This depletion of omega-3 fatty acids appears to play a role in the development of postnatal depression. New mothers with lower levels of omega-3 were observed to have a higher risk of experiencing the disorder. One study found that women with low levels omega-3 in their breast milk and those with low seafood intake had higher rates of postpartum depression. A 2007 study concluded that lower omega-3 levels during pregnancy made women six times more likely to develop the disorder. There are numerous studies examining the relationship between omega-3 deficiency and postpartum depression and the vast majority of them end with the same conclusion.

The current scientific knowledge indicates that omega-3 fish oil is not effective as a treatment for postnatal depression but may help boost improvement of symptoms at least a little when added to a standard treatment. It’s unlikely to completely cure this disorder once it’s developed, but it could give a little help and since it’s entirely safe, there’s nothing to lose by including it in the treatment regiment. Even a little bit of help can make a difference, especially when dealing with a disorder that can be a nightmare. Omega-3 does, however, is very effective at preventing postnatal depression from developing in the first place. This suggests that pregnant women should make it a point to have a decent omega-3 intake from their diet or to take omega-3 supplements throughout their pregnancy to guard against experiencing depression symptoms during what is supposed to be one of the happiest times in their life.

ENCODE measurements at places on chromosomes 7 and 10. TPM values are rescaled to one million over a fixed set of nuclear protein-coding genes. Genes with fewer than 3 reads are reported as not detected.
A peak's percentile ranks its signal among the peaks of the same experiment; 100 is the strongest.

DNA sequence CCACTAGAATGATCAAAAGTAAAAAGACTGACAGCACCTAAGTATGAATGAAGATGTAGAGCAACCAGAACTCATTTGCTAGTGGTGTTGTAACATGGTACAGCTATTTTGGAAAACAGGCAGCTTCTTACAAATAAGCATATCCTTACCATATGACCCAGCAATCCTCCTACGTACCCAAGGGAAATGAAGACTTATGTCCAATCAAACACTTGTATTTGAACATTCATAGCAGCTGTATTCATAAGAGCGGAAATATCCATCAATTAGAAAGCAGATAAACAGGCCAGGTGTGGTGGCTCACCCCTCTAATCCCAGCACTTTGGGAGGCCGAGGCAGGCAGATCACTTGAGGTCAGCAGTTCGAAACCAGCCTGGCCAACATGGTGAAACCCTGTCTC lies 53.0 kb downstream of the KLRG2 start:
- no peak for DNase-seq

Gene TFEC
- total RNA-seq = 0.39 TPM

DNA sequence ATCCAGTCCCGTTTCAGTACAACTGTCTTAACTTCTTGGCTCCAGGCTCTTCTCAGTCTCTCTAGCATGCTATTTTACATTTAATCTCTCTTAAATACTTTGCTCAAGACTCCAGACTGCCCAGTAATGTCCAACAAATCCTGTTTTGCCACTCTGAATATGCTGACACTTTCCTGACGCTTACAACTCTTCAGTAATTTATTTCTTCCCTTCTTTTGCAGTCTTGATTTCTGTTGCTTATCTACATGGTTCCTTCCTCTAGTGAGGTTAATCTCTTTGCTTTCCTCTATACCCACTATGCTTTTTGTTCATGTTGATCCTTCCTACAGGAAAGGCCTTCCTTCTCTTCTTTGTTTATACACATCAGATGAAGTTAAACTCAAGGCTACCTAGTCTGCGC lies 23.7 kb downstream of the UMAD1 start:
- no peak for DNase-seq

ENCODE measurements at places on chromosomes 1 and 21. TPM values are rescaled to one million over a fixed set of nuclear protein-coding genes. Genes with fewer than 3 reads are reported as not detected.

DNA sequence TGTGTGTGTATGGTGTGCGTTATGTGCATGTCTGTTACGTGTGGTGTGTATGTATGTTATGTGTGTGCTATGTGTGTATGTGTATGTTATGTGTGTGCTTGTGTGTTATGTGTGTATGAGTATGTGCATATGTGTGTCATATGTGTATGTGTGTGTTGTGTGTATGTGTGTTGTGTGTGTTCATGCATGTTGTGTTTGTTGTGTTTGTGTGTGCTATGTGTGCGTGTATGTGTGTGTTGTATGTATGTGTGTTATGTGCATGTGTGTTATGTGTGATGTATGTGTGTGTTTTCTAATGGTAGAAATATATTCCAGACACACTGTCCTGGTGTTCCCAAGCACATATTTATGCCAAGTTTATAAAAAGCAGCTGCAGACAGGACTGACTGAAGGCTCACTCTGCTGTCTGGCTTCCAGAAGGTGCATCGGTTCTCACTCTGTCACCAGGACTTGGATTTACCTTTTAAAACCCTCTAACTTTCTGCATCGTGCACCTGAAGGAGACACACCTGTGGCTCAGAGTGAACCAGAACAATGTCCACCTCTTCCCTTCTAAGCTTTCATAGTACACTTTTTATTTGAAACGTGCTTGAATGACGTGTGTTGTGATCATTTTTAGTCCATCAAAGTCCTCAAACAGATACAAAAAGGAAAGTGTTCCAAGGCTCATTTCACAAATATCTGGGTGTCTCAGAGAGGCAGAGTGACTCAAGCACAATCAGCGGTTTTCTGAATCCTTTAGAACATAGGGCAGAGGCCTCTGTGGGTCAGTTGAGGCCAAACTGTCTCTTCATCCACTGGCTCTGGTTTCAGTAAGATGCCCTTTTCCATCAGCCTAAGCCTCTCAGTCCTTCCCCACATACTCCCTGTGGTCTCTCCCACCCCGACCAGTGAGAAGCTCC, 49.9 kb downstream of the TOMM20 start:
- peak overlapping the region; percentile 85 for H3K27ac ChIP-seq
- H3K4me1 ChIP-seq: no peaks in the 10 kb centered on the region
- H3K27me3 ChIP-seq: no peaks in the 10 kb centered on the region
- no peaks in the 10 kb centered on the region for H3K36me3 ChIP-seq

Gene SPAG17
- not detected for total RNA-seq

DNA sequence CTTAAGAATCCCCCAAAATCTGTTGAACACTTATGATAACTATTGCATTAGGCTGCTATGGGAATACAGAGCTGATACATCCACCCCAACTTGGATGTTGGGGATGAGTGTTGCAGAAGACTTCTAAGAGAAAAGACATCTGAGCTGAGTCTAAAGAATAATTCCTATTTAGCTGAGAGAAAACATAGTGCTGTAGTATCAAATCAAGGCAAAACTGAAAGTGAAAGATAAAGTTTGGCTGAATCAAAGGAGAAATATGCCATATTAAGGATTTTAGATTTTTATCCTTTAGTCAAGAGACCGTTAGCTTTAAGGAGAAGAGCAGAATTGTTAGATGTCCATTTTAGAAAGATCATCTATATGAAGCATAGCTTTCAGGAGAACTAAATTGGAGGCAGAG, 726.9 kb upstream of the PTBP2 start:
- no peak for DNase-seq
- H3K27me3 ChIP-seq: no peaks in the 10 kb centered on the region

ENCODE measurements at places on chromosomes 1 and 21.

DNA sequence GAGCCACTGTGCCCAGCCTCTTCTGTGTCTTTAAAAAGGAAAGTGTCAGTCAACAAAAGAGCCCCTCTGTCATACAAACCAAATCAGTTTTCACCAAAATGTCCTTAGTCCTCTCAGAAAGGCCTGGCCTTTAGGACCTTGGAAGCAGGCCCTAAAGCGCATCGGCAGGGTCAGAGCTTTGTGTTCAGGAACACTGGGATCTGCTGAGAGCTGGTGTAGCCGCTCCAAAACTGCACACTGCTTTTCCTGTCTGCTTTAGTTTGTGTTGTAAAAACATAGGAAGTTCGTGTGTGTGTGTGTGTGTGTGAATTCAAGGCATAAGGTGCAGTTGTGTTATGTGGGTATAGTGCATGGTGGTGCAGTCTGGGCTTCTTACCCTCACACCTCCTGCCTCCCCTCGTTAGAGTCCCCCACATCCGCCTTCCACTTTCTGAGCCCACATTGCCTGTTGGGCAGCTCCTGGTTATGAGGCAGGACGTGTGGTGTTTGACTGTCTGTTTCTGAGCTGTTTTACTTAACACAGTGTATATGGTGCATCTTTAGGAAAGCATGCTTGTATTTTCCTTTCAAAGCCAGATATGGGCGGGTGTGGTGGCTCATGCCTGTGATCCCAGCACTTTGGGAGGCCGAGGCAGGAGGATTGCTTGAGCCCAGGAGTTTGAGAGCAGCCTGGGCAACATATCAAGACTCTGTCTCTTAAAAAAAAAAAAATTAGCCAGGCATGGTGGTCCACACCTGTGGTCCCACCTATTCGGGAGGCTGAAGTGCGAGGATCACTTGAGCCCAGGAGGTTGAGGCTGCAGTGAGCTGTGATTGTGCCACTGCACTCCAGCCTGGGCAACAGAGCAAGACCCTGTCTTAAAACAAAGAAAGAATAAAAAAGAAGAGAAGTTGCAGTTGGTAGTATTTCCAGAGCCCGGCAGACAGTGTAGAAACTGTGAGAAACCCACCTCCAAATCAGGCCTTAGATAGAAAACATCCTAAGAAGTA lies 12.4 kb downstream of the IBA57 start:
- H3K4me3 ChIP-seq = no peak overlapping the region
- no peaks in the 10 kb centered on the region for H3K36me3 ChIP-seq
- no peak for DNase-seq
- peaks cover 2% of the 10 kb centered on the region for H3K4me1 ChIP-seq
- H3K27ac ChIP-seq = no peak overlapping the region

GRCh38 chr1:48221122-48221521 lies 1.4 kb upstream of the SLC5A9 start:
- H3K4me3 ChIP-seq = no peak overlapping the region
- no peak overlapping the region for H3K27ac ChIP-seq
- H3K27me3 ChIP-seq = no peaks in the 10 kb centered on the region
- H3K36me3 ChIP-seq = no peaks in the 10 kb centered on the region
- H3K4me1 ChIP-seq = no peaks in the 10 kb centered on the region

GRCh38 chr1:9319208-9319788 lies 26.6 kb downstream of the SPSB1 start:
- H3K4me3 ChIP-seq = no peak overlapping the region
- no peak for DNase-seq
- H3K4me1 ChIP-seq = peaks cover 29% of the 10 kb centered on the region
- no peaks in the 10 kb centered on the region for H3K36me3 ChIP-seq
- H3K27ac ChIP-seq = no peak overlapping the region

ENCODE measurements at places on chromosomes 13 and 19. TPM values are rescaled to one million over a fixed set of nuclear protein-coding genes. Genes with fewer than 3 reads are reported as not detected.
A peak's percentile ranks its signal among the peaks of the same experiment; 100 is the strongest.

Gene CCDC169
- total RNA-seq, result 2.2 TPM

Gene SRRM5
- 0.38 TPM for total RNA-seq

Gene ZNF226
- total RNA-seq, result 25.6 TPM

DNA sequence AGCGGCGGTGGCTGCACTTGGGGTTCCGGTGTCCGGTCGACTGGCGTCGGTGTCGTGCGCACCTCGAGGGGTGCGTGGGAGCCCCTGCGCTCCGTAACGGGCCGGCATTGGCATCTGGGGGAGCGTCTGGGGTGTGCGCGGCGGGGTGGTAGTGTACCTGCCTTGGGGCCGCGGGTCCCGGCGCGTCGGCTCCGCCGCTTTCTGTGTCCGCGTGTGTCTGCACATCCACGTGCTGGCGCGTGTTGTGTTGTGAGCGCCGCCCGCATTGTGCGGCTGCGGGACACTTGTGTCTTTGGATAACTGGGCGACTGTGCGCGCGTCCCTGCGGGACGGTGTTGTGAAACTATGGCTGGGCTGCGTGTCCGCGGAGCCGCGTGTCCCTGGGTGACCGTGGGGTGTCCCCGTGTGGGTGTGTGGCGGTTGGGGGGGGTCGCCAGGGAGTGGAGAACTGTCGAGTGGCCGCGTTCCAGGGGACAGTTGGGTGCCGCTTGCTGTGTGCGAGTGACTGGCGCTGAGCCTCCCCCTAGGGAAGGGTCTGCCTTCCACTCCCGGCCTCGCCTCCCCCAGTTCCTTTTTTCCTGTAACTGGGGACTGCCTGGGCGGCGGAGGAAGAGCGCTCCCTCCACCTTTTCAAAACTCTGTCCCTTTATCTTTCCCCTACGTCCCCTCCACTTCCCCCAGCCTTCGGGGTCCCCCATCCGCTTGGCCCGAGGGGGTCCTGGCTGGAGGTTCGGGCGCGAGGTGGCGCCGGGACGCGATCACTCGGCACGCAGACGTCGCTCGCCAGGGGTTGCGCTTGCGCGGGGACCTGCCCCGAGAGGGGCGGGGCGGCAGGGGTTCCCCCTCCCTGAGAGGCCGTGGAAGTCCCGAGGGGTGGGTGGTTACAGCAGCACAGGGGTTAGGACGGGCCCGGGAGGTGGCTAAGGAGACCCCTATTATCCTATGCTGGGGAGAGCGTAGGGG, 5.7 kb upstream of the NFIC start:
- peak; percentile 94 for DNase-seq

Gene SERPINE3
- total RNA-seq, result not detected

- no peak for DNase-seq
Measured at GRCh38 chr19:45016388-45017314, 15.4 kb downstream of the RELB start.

References

Freeman, M., Hibbeln, J., Wisner, K., Davis, J., Mischoulon, D., Peet, M., . . . Stoll, A. (2006). Omega-3 Fatty Acids: Evidence Basis for Treatment and Future Research in Psychiatry. Psychiatry The Journal of Clinical Psychiatry, 67(12), 1954-1967.

Hibbeln, J. (2002). Seafood consumption, the DHA content of mothers’ milk and prevalence rates of postpartum depression: A cross-national, ecological analysis. Journal of Affective Disorders, 69(1-3), 15-29. doi:10.1016/S0165-0327(01)00374-3

Markhus, M., Skotheim, S., Graff, I., Frøyland, L., Braarud, H., Stormark, K., & Malde, M. (2013). Low Omega-3 Index in Pregnancy Is a Possible Biological Risk Factor for Postpartum Depression. PLoS ONE. doi:10.1371/journal.pone.0067617

Postpartum depression. (2015, August 11). Retrieved November 4, 2015.

Vriese, S., Christophe, A., & Maes, M. (2003). Lowered serum n-3 polyunsaturated fatty acid (PUFA) levels predict the occurrence of postpartum depression: Further evidence that lowered n-PUFAs are related to major depression. Life Sciences, 73(25), 3181-3187. doi:10.1016/j.lfs.2003.02.001

Cassi O'Brien